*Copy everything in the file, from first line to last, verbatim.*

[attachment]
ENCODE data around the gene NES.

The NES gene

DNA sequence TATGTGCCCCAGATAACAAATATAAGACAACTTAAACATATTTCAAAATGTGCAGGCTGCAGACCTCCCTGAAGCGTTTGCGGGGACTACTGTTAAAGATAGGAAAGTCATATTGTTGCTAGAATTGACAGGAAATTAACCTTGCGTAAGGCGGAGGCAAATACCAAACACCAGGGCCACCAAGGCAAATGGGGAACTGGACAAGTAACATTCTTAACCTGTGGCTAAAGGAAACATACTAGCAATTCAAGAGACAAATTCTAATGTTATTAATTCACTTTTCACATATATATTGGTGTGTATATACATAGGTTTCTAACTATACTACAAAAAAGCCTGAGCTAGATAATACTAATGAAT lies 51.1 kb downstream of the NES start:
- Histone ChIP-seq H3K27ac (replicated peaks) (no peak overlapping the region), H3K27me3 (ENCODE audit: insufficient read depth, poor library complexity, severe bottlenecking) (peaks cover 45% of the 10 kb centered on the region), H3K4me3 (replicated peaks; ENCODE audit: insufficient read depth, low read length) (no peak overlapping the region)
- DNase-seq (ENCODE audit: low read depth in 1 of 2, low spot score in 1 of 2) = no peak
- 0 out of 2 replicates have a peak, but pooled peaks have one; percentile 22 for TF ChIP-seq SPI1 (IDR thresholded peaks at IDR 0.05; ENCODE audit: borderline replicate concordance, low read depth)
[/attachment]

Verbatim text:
ENCODE data around the gene NES.

The NES gene

DNA sequence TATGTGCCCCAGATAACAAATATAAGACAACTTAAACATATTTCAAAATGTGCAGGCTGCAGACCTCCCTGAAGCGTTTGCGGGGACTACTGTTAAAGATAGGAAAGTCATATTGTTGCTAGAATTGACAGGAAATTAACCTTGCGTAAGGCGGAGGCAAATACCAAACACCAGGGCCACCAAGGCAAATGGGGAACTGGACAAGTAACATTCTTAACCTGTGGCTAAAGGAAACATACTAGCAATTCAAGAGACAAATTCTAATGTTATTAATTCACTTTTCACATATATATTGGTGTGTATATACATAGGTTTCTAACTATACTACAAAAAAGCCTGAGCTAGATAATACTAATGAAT lies 51.1 kb downstream of the NES start:
- Histone ChIP-seq H3K27ac (replicated peaks) (no peak overlapping the region), H3K27me3 (ENCODE audit: insufficient read depth, poor library complexity, severe bottlenecking) (peaks cover 45% of the 10 kb centered on the region), H3K4me3 (replicated peaks; ENCODE audit: insufficient read depth, low read length) (no peak overlapping the region)
- DNase-seq (ENCODE audit: low read depth in 1 of 2, low spot score in 1 of 2) = no peak
- 0 out of 2 replicates have a peak, but pooled peaks have one; percentile 22 for TF ChIP-seq SPI1 (IDR thresholded peaks at IDR 0.05; ENCODE audit: borderline replicate concordance, low read depth)